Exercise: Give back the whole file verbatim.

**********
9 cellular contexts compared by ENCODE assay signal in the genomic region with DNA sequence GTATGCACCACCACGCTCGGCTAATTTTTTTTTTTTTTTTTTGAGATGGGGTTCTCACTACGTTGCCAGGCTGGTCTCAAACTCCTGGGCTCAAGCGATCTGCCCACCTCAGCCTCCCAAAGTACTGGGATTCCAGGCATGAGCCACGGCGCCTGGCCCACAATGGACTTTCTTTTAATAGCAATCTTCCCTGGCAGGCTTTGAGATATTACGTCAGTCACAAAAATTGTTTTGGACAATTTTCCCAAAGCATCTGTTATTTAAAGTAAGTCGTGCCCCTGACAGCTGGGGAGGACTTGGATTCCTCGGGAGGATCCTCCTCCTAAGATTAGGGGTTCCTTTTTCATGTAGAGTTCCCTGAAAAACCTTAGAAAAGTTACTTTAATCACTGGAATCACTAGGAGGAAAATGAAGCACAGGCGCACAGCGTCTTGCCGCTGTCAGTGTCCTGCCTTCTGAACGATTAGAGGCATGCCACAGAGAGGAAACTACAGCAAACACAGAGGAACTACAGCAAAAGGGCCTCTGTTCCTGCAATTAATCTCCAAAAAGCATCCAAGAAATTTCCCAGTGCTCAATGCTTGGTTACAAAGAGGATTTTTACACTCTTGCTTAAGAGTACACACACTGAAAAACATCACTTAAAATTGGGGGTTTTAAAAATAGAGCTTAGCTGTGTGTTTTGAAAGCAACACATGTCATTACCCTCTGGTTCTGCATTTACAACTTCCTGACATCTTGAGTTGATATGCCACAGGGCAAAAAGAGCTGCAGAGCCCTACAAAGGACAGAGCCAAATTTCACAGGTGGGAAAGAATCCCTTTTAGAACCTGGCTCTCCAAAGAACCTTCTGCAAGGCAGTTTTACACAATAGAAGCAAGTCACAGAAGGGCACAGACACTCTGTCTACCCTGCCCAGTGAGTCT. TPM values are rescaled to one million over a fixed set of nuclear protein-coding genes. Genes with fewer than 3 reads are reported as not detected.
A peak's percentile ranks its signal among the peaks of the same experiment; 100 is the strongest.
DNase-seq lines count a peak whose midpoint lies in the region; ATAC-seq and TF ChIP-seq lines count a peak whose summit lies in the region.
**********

9 cellular contexts compared by ENCODE assay signal in the genomic region with DNA sequence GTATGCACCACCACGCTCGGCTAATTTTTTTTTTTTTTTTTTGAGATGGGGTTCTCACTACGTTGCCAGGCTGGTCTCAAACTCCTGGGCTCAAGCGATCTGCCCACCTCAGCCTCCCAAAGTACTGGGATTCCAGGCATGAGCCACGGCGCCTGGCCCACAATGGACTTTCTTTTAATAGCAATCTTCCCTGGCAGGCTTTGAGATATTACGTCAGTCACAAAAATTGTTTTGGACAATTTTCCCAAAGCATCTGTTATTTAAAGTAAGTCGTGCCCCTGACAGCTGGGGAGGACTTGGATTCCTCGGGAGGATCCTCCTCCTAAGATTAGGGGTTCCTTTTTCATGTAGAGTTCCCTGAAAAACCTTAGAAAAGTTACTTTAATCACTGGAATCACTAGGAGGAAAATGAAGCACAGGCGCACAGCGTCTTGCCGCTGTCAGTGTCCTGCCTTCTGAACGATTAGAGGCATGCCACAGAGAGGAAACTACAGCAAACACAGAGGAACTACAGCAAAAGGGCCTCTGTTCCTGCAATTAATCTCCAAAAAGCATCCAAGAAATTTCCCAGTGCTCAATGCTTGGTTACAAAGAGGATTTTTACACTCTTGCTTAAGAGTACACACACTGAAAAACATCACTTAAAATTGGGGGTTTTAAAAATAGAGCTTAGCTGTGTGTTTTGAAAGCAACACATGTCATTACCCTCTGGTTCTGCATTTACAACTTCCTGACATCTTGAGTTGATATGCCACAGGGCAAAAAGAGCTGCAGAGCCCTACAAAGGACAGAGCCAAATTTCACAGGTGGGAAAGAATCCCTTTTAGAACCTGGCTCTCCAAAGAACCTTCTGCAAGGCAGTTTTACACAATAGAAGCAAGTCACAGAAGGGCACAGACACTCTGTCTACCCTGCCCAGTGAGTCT. TPM values are rescaled to one million over a fixed set of nuclear protein-coding genes. Genes with fewer than 3 reads are reported as not detected.
A peak's percentile ranks its signal among the peaks of the same experiment; 100 is the strongest.
DNase-seq lines count a peak whose midpoint lies in the region; ATAC-seq and TF ChIP-seq lines count a peak whose summit lies in the region.